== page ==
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Ordinary People

Have just finished reading an article in the CBE publication, Discovering Biblical Equality: Complementarity without Hierarchy, by Robert K. McGregor Wright, titled, "God, Metaphor and Gender." The sub-title is, "Is the God of the Bible a Male Deity?"

The writer is of Reformed theological background and has written a number of other essays as well as having published a some well researched books. I loved the way that he tackled the issue by addressing questions that are often put in this debate by those who believe that God is essentially male because of the many male gender references attributed to God throughout Scripture. Obviously this may lead one to conclude that males therefore best represent the image of God and must, as a consequence, be the only ones qualified to lead both the church and the home.

I think that he (McGregor Wright) argues his case to the contrary really well and thoroughly dispels the notion that males should enjoy this position of leadership supremacy. The whole tenor of the essay is challenging because we can be very sloppy in our understanding of the essence of God and very easily slip into idolatry in that we fashion God after our humanity.

It makes me very aware that I am just an 'ordinary person', even though a pastor and teacher, who needs the expertise of gifted individuals, like McGregor Wright who are theologically astute and can explain, in layperson's terms, these deeply theological and philosophical issues.

I, along with countless brothers and sisters in the Christian faith, am one of the many 'ordinary people' who are so dependent on the training and skills of those who have given themselves to understanding and communicating the 'knowledge' of God. This requires us to be able to discern whether a 'teacher' is truly speaking from the heart of God and is rightly dividing the Word of Truth. We can expect that the Holy Spirit will bear witness to the Truth and assist us in our discernment.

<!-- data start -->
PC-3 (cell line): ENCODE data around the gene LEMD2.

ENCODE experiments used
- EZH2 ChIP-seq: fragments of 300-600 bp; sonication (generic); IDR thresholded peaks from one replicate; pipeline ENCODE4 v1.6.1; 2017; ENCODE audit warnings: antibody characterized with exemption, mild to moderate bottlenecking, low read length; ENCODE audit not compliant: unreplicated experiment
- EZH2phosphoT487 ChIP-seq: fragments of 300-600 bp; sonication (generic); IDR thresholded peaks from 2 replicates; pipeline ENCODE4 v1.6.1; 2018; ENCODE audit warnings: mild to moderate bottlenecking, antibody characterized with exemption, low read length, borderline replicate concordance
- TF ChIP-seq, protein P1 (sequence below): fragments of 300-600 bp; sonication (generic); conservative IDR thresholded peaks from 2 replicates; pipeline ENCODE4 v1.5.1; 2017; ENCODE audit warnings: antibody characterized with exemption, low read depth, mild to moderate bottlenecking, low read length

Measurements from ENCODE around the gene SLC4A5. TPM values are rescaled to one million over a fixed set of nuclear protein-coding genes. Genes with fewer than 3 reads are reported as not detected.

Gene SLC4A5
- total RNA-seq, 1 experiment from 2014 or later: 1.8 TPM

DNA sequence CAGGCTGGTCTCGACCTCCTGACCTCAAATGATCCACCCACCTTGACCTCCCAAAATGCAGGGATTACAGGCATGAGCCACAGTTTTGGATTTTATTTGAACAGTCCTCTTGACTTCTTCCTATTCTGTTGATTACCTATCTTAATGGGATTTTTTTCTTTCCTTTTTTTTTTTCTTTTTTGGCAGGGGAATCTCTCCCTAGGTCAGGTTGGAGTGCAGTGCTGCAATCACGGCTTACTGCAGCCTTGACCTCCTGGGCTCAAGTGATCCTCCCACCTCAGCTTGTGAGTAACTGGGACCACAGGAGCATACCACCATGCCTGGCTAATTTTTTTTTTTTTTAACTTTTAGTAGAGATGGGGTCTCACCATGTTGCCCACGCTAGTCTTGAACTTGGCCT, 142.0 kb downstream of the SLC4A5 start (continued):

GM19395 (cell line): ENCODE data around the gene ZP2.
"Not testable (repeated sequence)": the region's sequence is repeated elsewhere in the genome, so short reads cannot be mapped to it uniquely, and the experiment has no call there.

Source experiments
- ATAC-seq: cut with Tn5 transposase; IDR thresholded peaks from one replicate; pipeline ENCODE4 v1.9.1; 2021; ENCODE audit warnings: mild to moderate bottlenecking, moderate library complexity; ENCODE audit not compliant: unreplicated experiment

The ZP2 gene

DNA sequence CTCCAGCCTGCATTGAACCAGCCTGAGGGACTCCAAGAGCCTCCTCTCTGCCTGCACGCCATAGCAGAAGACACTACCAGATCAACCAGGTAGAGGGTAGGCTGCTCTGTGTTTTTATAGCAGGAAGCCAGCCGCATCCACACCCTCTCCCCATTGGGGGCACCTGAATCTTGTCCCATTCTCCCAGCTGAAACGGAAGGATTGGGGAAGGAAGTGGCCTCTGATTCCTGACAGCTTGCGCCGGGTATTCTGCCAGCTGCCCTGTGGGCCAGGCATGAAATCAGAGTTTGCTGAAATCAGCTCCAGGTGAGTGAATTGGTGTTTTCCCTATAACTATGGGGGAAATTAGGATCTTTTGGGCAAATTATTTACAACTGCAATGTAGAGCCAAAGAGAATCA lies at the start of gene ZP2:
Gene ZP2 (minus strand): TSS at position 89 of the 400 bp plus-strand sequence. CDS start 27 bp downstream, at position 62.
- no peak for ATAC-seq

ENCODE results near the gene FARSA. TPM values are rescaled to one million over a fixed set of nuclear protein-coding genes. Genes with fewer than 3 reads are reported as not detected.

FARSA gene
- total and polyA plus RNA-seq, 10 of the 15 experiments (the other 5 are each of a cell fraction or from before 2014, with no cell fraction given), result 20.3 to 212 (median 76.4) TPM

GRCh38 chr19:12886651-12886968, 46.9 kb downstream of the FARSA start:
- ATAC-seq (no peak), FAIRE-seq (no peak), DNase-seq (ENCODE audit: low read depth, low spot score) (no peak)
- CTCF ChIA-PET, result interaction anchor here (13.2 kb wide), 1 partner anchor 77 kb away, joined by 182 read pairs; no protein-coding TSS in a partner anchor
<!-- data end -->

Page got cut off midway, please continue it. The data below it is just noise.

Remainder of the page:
Speaking for myself, I usually decide on a learned person's credibility by their heart attitude, evidenced in a servant spirit and how they respond, or address, their theological opponents. At the end of the day, as Liz says, "We all choose our own experts".

But, we 'ordinary people' need to be wary of those who may be unscrupulous teachers who are serving their own ends or are locked into a theological stance that they will not surrender because of the threat of losing theological prestige and power. In the area of teachings on male supremacy and hierarchy there are, unfortunately, many who are not open to genuinely engaging in debate over these issues but hide behind the pretext that any who disagree with their position are ignoring the plain teaching of Scripture.

This explains why it is that, as 'ordinary people', who don't want to be thought of as, 'ignoring the plain teaching of Scripture', we are so often at the mercy of those who may 'twist', or 'abuse' Scripture by inadequate, or selective hermeneutical methodology. That too is why I am more encouraged and persuaded by those teachers who gently teach in such a way as to allow me to process my own thinking with an open Bible, under the guidance and direction of the Holy Spirit.

Comments

Rachel Ann said…
"I usually decide on a learned person's credibility by their heart attitude, evidenced in a servant spirit and how they respond, or address, their theological opponents." - I really like this explanation of credibility. If a person is humble, they are truly seeking the heart of God. This is a challenging concept. Thanks for writing this!
Thanks for noticing Rachel Ann, it makes it all worthwhile. Have you seen 'The Scroll' blogsite?

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